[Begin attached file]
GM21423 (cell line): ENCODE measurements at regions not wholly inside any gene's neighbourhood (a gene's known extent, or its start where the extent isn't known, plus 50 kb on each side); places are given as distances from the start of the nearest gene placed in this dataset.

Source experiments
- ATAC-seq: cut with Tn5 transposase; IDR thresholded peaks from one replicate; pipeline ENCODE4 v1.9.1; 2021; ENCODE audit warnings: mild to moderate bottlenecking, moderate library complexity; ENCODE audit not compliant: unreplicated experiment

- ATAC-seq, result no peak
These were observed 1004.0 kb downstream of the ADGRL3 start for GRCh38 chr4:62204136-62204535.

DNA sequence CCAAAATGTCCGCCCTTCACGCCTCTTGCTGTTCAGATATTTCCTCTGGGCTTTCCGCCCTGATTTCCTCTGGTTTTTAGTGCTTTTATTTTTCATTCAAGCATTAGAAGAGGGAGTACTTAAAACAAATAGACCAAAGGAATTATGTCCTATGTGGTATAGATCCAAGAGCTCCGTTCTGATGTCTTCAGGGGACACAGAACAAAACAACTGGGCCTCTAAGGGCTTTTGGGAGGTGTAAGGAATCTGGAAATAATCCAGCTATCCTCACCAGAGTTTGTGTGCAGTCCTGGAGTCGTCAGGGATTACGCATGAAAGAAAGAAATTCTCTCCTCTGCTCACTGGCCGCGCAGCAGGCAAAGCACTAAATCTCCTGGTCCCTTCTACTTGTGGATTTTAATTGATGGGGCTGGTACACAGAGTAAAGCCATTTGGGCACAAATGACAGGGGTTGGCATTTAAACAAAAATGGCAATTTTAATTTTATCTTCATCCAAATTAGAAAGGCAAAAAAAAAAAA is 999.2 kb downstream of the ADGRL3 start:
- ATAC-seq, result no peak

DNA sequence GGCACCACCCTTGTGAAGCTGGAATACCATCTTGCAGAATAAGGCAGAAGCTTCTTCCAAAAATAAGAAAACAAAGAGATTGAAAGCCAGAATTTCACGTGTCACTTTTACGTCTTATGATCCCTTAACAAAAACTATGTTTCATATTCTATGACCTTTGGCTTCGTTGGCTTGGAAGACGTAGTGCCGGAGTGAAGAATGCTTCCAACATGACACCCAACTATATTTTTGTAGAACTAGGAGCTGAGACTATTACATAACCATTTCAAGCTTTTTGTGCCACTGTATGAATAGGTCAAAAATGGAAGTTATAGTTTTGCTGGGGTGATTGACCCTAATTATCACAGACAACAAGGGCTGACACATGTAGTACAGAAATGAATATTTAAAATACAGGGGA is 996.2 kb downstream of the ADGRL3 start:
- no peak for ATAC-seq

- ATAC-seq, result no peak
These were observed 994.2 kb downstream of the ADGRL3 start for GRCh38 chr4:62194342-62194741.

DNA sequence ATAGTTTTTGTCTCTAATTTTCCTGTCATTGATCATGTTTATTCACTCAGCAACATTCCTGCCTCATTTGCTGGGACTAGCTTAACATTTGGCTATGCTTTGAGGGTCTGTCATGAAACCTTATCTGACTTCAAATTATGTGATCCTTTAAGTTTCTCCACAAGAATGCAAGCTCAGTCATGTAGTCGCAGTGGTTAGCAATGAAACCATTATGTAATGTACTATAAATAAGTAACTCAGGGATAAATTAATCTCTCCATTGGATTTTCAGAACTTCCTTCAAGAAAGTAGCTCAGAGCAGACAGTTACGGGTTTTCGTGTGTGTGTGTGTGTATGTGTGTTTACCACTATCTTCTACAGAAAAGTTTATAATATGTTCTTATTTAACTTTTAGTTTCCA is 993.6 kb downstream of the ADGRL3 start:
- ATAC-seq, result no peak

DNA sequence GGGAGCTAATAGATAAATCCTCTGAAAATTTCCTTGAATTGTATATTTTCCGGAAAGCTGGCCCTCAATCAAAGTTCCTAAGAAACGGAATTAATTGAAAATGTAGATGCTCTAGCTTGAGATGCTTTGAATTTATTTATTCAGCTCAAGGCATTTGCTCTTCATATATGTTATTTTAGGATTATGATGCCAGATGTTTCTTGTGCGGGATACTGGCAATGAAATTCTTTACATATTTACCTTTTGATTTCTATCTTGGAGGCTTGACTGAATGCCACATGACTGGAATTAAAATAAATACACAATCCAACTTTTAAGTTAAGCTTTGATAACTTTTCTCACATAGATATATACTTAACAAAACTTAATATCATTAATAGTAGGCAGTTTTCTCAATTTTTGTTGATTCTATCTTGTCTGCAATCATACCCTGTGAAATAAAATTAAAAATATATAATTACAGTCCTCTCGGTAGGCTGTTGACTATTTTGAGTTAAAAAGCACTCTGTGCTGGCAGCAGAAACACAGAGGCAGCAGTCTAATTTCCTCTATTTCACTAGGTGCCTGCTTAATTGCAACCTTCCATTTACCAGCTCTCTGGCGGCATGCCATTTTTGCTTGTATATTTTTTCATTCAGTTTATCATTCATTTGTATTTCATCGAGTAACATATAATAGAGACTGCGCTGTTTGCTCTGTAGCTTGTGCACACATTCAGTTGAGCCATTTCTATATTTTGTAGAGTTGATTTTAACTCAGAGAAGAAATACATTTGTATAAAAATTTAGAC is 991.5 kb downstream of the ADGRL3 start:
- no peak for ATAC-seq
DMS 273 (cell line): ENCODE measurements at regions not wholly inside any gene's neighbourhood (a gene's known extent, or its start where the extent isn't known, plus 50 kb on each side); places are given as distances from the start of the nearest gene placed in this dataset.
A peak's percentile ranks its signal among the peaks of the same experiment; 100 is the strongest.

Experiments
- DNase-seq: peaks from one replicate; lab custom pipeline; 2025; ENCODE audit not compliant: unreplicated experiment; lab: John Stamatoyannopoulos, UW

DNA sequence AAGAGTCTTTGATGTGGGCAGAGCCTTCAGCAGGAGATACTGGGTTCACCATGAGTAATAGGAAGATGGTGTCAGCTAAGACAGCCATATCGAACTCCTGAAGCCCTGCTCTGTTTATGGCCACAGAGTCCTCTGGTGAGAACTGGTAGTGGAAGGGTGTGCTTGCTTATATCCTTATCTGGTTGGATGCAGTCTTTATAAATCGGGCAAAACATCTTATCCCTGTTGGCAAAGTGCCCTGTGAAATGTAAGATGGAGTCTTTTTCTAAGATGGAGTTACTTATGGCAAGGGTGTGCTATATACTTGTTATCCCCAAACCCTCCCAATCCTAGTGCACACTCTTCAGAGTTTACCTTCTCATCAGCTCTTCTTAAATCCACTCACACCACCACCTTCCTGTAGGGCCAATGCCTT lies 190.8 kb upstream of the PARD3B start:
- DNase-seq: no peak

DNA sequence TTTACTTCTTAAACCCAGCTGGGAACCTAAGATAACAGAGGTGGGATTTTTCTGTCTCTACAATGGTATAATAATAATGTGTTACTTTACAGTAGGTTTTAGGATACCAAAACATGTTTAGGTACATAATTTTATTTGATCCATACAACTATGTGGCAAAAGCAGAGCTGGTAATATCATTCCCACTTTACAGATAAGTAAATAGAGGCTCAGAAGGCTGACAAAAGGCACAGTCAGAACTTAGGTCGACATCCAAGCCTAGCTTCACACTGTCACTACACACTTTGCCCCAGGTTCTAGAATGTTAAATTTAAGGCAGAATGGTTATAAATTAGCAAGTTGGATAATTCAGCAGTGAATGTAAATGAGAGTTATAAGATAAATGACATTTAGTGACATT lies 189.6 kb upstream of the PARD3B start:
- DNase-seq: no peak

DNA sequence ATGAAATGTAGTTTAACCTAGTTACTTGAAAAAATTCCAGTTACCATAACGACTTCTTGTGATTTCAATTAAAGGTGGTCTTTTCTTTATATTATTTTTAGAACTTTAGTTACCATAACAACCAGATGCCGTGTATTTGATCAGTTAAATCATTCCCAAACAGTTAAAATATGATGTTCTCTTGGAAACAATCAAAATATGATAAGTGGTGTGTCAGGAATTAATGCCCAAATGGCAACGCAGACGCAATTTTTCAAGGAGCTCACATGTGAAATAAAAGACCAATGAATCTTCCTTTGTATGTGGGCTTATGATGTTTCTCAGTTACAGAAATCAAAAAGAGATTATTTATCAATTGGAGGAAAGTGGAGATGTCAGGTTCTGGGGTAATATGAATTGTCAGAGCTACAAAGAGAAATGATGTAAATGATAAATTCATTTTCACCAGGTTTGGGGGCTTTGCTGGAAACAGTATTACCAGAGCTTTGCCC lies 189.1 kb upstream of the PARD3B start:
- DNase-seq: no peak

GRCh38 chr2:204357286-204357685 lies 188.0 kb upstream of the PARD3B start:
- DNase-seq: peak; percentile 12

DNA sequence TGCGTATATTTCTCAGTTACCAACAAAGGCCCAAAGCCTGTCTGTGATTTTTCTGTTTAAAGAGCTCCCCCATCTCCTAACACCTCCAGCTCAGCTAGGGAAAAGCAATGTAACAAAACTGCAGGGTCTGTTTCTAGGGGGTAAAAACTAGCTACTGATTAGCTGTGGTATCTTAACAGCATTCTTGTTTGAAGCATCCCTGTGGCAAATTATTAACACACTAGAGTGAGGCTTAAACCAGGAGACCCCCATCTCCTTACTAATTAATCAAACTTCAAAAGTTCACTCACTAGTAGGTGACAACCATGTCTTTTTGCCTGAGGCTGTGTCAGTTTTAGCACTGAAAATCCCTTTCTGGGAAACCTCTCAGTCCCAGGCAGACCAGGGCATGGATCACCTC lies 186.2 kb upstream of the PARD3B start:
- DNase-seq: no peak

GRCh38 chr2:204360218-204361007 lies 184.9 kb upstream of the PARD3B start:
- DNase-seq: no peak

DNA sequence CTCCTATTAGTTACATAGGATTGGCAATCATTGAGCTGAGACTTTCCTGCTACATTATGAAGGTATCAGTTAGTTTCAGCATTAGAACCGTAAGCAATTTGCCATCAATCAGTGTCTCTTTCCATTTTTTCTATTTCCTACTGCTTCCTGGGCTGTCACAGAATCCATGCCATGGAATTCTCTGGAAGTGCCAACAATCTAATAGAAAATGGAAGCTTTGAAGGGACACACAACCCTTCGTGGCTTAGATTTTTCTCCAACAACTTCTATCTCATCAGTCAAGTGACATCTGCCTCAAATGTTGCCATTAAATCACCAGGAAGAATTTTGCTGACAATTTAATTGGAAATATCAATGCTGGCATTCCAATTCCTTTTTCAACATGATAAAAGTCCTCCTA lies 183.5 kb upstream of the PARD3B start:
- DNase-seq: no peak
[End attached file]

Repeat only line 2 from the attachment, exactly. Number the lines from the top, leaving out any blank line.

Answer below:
Source experiments